Background: Cowpea, Vigna unguiculata (L.) Walp., is one of the most important food and forage legumes in the semi-arid tropics because of its drought tolerance and ability to grow on poor quality soils. Approximately 80% of cowpea production takes place in the dry savannahs of tropical West and Central Africa, mostly by poor subsistence farmers. Despite its economic and social importance in the developing world, cowpea remains to a large extent an underexploited crop. Among the major goals of cowpea breeding and improvement programs is the stacking of desirable agronomic traits, such as disease and pest resistance and response to abiotic stresses. Implementation of marker-assisted selection and breeding programs is severely limited by a paucity of trait-linked markers and a general lack of information on gene structure and organization. With a nuclear genome size estimated at ~620 Mb, the cowpea genome is an ideal target for reduced representation sequencing.

Results: We report here the sequencing and analysis of the gene-rich, hypomethylated portion of the cowpea genome selectively cloned by methylation filtration (MF) technology. Over 250,000 gene-space sequence reads (GSRs) with an average length of 610 bp were generated, yielding ~160 Mb of sequence information. The GSRs were assembled, annotated by BLAST homology searches of four public protein annotation databases and four plant proteomes (A. thaliana, M. truncatula, O. sativa, and P. trichocarpa), and analyzed using various domain and gene modeling tools. A total of 41,260 GSR assemblies and singletons were annotated, of which 19,786 have unique GenBank accession numbers. Within the GSR dataset, 29% of the sequences were annotated using the Arabidopsis Gene Ontology (GO) with the largest categories of assigned function being catalytic activity and metabolic processes, groups that include the majority of cellular enzymes and components of amino acid, carbohydrate and lipid metabolism. A total of 5,888 GSRs had homology to genes encoding transcription factors (TFs) and transcription associated factors (TAFs) representing about 5% of the total annotated sequences in the dataset. Sixty-two (62) of the 64 well-characterized plant transcription factor (TF) gene families are represented in the cowpea GSRs, and these families are of similar size and phylogenetic organization to those characterized in other plants. The cowpea GSRs also provides a rich source of genes involved in photoperiodic control, symbiosis, and defense-related responses. Comparisons to available databases revealed that about 74% of cowpea ESTs and 70% of all legume ESTs were represented in the GSR dataset. As approximately 12% of all GSRs contain an identifiable simple-sequence repeat, the dataset is a powerful resource for the design of microsatellite markers.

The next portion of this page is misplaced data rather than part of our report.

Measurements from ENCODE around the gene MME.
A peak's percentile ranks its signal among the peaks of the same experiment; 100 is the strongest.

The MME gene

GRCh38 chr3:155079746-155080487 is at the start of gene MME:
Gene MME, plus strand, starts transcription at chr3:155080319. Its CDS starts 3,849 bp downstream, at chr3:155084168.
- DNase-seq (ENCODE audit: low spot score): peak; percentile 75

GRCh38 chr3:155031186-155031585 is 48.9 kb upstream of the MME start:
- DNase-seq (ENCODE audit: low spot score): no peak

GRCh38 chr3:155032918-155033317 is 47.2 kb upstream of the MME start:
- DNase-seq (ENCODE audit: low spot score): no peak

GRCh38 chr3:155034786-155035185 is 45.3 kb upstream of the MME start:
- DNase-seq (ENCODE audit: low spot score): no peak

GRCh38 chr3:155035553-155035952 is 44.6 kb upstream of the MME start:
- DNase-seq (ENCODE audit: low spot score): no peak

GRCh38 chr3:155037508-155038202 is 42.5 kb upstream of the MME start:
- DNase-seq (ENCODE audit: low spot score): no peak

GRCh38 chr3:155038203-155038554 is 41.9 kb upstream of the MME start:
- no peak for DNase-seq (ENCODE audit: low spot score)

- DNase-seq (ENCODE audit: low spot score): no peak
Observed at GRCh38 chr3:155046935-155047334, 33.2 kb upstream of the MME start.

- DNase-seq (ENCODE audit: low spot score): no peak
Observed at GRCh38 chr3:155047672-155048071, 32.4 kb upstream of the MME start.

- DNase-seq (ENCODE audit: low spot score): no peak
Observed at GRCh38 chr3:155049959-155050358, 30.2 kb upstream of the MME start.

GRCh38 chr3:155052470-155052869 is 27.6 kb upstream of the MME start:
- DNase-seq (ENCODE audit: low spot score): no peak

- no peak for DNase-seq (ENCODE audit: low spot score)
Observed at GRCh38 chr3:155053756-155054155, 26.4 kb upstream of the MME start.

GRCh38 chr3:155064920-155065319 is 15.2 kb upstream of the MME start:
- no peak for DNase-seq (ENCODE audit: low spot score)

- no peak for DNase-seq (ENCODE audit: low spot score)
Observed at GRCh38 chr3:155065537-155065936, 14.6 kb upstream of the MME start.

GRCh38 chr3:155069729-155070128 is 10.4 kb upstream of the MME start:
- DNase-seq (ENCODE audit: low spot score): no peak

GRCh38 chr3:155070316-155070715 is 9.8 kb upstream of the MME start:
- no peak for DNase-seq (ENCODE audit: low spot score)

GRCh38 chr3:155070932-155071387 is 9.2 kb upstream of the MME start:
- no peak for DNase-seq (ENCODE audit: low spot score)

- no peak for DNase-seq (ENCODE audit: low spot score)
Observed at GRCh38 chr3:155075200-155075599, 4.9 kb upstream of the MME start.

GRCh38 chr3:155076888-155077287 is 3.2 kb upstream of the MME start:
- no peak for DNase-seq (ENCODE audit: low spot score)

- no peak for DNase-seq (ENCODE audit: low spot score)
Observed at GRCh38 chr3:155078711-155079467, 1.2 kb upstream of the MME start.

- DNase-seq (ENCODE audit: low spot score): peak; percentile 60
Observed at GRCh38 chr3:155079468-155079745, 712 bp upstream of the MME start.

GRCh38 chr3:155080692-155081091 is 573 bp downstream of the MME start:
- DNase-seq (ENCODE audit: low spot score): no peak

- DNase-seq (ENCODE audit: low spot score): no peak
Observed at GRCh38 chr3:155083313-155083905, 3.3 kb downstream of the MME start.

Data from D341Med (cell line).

Conclusion: The availability of extensive publicly available genomic data for cowpea, a non-model legume with significant importance in the developing world, represents a significant step forward in legume research. Not only does the gene space sequence enable the detailed analysis of gene structure, gene family organization and phylogenetic relationships within cowpea, but it also facilitates the characterization of syntenic relationships with other cultivated and model legumes, and will contribute to determining patterns of chromosomal evolution in the Leguminosae. The micro and macrosyntenic relationships detected between cowpea and other cultivated and model legumes should simplify the identification of informative markers for marker-assisted trait selection and map-based gene isolation necessary for cowpea improvement.

Show MeSH
Related in: MedlinePlus